Signs that your toddler is ready include:
- Your toddler follows you into the bathroom to see how you use the toilet.
- They come to you when they know that they need their diaper changed or when they are literally about to go to the bathroom.
- The child has a dry diaper for 2 hours or more during the day.
- They are dry after their nap.
- They show clear discomfort when their diaper is full.
- Your child does things on purpose to get praise from you.
- They show signs that they are about to poop or pee, like freezing, squatting, or grunting.
- The child literally asks to use the toilet.
- They ask to wear “big kid” underwear.
- They can undress themselves.
Potty Training Tips
Although your child will want to follow the basic three-step process discussed above, every potty-trained child will have their own journey. However, there are some basic tips that you should consider along the way:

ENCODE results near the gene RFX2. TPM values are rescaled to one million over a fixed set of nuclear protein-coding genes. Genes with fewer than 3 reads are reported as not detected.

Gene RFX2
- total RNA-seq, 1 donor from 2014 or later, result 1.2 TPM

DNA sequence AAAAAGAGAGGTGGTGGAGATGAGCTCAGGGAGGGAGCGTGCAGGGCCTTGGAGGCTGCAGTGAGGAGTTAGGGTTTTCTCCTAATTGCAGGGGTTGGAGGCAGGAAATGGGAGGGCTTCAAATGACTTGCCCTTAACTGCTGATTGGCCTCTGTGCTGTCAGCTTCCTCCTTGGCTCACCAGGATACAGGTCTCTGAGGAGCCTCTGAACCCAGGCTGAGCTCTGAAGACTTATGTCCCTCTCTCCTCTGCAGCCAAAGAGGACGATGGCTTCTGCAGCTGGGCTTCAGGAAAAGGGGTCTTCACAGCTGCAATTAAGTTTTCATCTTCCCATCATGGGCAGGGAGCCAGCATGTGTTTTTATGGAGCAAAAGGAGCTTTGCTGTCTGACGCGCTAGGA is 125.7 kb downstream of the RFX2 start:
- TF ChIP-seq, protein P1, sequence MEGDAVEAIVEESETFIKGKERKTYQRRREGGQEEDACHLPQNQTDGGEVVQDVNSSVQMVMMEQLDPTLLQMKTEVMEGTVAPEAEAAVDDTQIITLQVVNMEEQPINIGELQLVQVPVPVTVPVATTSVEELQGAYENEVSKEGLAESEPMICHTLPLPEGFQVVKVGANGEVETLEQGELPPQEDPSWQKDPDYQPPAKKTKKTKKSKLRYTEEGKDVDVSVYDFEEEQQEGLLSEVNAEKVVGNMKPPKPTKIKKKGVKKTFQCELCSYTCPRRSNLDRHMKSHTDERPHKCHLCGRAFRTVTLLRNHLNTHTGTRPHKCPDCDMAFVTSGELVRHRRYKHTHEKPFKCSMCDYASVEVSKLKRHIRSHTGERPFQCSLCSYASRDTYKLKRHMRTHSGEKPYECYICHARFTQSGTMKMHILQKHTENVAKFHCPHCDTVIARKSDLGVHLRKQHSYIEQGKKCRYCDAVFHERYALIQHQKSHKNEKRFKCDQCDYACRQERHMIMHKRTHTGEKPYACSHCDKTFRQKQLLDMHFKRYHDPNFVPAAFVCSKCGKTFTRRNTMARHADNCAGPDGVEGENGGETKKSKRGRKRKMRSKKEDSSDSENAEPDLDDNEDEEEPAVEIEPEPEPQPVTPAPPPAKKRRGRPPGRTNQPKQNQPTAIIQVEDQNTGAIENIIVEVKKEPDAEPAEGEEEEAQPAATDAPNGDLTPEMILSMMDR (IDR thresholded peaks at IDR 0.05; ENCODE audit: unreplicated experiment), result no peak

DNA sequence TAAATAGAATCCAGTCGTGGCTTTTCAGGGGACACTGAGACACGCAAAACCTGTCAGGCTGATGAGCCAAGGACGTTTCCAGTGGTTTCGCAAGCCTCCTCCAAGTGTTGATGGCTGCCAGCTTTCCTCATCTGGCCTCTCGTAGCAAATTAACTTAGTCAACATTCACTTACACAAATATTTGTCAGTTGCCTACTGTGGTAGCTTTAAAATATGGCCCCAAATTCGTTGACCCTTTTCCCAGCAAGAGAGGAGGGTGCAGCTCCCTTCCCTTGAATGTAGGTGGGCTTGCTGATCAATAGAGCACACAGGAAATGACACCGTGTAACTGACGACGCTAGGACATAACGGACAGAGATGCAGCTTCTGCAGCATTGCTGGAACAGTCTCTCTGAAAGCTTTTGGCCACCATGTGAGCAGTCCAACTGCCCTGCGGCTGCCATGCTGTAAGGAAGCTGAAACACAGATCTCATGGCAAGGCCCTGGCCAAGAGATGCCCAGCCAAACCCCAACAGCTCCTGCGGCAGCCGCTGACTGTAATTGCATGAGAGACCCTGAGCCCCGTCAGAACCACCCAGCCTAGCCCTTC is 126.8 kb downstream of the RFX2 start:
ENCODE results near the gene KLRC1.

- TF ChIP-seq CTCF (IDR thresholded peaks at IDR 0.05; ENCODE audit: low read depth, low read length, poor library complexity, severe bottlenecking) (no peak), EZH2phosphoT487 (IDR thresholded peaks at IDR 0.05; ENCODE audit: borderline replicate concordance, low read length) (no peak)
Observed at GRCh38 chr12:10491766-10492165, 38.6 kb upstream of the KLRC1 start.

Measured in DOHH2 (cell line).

Be A Role Model
Since one of the first steps will be having your child watch you on the toilet, be sure to do it right. Sit properly, use toilet paper, and wash your hands afterward. If you fail to follow one of the steps, then your child will likely do the same.
Going to the bathroom might be second nature to us, but your child will struggle to achieve the milestone, so stay positive. Cheer them on when they do something right. Also, avoid negative words like “stinky” and “dirty.”
Start with a Potty Chair
Before your child is able to use the toilet, they will likely use a potty chair. Sitting there will allow your toddler’s feet to touch the ground, which is essential for balance. You might also consider some “potty time” toys or books that they can use to make the process easier and give them something to do as they wait to go to the bathroom.